The last time Atlanta’s Georgia Dome played host to the SEC Tournament, the 2011 Kentucky men’s basketball team produced one of its best three-game stretches of the season and parlayed it into a Final Four run.
Now, that UK team finished the regular season strong while this one has limped to the finish line. But every season, there are stories of teams who rediscover their best form at tournament time. That’s the kind of story these Wildcats hope to write, but how can they make it happen?
I think the key is Kentucky’s offense and at least the Wildcats showed some meaningful improvement in the second half of that game at Florida.
A veteran-laden team like the Gators exposes Kentucky’s defensive lapses better than most opponents. The best example of that came after the Cats cut a 21-point halftime lead to six with 12 minutes remaining. Scottie Wilbekin swished a dagger of a three-point shot when the Cats misplayed a pick-and-roll situation (a play that was a key element of the scouting report, but which UK defenders struggled to execute frequently).
Defense has never been this team’s strong suit at any point this season. However, until the last two-and-a-half weeks of the season, the Wildcats ranked in or just outside the nation’s top 10 in offensive efficiency. So I looked at arguably the best stretch of the season for UK, threes games during the holiday break in which the Cats handled two conference champions and then blew out an SEC foe.
Against Belmont, Louisville (the only ranked team UK has beaten), and Mississippi State, Kentucky averaged 84 points per game and averaged getting 47 points per game in the paint. In those three contests, UK shot 59 percent on attempts inside the three-point line, averaged only 10 turnovers per game, and outscored their opponents by an average of nine points a night on second-chance points.
One of the few positives out of the thumping at Florida on Saturday was the offensive performance in the second half. UK shot 54 percent from the field, including 58 percent on two-point shots. They had only three turnovers (with four assists), outscored Florida by five on second-chance points and 28-18 on points-in-the-paint. You’ll notice that those numbers match up quite well with that late December-early January stretch.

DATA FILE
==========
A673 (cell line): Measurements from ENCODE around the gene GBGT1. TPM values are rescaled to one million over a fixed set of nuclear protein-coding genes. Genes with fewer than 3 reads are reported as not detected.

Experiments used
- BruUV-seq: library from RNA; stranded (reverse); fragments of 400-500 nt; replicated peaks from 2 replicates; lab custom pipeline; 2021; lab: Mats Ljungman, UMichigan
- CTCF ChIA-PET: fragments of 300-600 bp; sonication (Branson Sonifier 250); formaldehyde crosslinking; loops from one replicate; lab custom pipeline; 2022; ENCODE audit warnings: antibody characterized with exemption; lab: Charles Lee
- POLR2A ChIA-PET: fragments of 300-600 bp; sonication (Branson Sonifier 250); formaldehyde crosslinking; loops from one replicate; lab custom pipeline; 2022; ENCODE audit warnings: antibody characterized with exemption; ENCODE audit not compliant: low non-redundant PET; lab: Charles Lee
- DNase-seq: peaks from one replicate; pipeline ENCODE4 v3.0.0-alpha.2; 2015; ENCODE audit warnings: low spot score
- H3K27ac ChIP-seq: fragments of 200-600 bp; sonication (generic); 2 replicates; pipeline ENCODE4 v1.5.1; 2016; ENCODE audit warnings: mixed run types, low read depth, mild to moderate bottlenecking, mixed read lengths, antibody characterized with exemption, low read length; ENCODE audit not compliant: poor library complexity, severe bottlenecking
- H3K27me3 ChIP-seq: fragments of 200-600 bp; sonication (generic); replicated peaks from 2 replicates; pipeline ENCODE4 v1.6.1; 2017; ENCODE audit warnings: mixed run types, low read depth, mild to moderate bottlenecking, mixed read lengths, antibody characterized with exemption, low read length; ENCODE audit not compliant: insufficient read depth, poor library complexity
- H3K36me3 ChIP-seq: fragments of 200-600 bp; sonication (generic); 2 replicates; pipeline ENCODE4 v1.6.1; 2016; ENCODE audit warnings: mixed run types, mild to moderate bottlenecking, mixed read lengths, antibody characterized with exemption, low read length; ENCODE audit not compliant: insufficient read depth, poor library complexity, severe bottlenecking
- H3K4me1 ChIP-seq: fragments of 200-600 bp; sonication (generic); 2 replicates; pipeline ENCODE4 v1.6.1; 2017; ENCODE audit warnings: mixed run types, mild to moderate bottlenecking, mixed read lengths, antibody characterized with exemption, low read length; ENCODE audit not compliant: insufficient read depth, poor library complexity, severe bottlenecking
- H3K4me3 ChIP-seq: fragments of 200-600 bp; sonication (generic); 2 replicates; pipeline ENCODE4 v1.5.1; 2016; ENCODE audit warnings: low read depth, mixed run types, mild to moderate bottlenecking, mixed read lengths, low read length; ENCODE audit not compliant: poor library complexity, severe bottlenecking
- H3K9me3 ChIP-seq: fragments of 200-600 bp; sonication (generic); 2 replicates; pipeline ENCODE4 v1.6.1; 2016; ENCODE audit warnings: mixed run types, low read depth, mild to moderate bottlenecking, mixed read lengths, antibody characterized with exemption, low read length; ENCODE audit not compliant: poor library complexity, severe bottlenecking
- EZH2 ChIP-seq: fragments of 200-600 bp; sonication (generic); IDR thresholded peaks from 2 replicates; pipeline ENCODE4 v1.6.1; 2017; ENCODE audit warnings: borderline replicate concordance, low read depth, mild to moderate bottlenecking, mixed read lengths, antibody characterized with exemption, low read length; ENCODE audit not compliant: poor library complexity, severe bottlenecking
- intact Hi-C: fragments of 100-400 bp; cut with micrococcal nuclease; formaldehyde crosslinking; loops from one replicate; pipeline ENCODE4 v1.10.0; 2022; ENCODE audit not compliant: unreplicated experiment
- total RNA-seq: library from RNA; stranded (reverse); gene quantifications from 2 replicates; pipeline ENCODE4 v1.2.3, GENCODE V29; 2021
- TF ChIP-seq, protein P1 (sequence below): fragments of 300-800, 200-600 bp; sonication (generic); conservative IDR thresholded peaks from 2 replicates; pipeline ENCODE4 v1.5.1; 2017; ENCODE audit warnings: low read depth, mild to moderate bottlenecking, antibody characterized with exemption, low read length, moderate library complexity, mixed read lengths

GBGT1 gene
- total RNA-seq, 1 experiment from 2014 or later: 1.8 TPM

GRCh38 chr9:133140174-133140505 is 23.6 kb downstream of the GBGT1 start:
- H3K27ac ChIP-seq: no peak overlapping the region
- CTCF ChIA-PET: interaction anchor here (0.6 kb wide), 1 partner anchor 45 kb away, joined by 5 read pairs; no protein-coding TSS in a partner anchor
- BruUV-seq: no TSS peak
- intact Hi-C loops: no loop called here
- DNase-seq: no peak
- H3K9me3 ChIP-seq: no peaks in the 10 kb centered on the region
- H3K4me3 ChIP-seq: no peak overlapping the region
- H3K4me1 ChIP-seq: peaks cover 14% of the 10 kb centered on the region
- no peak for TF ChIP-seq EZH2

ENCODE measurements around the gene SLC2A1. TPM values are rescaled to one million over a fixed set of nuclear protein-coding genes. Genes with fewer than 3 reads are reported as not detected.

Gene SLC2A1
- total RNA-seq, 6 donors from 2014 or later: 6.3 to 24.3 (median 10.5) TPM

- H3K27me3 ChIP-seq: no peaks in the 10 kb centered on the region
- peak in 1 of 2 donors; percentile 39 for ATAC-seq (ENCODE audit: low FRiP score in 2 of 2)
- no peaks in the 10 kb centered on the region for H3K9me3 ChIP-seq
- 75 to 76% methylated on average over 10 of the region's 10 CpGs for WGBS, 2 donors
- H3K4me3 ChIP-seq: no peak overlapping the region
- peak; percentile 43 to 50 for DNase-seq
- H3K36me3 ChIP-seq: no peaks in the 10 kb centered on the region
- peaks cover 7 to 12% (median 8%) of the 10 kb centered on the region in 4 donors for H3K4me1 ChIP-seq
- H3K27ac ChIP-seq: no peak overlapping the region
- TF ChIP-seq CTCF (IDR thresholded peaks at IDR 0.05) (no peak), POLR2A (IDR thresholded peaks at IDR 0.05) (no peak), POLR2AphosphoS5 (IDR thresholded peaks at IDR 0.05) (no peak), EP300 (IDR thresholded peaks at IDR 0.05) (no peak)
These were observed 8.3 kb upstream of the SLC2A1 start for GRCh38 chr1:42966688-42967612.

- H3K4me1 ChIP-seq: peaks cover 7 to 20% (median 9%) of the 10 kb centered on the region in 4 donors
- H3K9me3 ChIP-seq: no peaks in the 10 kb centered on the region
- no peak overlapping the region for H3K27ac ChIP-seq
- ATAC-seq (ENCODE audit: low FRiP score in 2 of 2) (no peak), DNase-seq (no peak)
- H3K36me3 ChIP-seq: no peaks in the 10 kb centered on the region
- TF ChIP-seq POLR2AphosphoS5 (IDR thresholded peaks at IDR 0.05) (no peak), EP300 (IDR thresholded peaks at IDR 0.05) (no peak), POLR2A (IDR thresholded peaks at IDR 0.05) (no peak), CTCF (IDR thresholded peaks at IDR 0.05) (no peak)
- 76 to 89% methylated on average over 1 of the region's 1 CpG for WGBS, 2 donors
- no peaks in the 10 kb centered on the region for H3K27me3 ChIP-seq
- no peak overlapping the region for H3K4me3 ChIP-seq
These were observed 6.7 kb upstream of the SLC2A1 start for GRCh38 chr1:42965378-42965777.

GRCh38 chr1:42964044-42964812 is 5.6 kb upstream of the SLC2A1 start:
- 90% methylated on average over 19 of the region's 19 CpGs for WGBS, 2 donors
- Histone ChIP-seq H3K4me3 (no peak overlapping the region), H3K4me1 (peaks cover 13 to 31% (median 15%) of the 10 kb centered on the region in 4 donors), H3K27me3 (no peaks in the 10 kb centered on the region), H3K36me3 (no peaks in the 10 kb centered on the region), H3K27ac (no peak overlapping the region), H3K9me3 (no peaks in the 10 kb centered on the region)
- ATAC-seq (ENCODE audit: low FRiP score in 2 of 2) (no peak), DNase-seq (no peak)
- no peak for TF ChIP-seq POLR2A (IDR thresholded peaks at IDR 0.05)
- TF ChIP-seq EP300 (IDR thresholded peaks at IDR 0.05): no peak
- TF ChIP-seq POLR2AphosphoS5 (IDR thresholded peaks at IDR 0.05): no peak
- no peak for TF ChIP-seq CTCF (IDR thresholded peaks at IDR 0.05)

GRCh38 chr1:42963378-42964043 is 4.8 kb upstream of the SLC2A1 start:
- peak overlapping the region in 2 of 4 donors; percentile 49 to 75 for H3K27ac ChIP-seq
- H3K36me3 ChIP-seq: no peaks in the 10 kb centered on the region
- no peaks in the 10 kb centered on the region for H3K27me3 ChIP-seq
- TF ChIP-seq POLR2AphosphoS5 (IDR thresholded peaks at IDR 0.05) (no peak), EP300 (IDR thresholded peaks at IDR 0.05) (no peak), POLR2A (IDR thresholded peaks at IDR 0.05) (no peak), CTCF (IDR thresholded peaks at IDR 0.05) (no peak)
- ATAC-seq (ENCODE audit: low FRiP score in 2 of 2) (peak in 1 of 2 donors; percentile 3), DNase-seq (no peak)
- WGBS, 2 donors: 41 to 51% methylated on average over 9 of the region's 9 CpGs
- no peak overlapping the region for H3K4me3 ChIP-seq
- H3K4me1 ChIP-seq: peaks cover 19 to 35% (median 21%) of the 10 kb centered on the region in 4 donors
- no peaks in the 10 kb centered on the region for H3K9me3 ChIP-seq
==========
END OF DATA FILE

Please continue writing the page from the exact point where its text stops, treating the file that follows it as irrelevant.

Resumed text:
Until Julius Randle came alive late in the first half, Kentucky was slogging through yet another sub-30 percent first half of shooting. When you miss as many shots as the Cats have been missing, you look tentative, timid or whatever other word one wants to use.
Kentucky’s best hope for having some fun in March is to keep playing offense the way it did in the second half against the Gators, while hopefully coming to a better understanding of time-and-score situations, to know the difference between good shots and bad shots. At least twice after cutting that lead to six and putting some pressure on the Gators, UK players took a shot six seconds into a possession. And there were at least four scoreless possessions when a UK player drew a crowd of defenders, only to force a bad shot rather than finding teammates who were open and should have been visible.
Dakari Johnson’s low post scoring is something to build on, as is getting Randle an opportunity to work in space more often (taking and making a few jumpers would do wonders for him in that area). During that highly-productive stretch we referenced earlier, Alex Poythress averaged nine points per game and it would be nice to see him get back to dunking as many balls as possible (he has only one during this late-season offensive slide).
I’d also love to see Dominique Hawkins spend this week shooting as many jumpers in his free time as he can. His defensive skills could really help this team, but his absence of offensive confidence leads opponents to not guard him and offenses don’t work going four on five. The shots he passes up are shots he made in carrying Madison Central to a Sweet 16 title last March.
For more of Tom’s UK sports coverage, go to www.tomleachky.com